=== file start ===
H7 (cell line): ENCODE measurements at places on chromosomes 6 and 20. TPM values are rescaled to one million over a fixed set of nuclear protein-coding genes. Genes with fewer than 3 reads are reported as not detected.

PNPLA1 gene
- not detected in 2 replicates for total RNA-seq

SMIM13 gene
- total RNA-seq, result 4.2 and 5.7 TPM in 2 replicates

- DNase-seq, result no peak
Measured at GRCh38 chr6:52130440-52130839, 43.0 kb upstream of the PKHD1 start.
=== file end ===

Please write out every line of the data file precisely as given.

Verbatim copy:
H7 (cell line): ENCODE measurements at places on chromosomes 6 and 20. TPM values are rescaled to one million over a fixed set of nuclear protein-coding genes. Genes with fewer than 3 reads are reported as not detected.

PNPLA1 gene
- not detected in 2 replicates for total RNA-seq

SMIM13 gene
- total RNA-seq, result 4.2 and 5.7 TPM in 2 replicates

- DNase-seq, result no peak
Measured at GRCh38 chr6:52130440-52130839, 43.0 kb upstream of the PKHD1 start.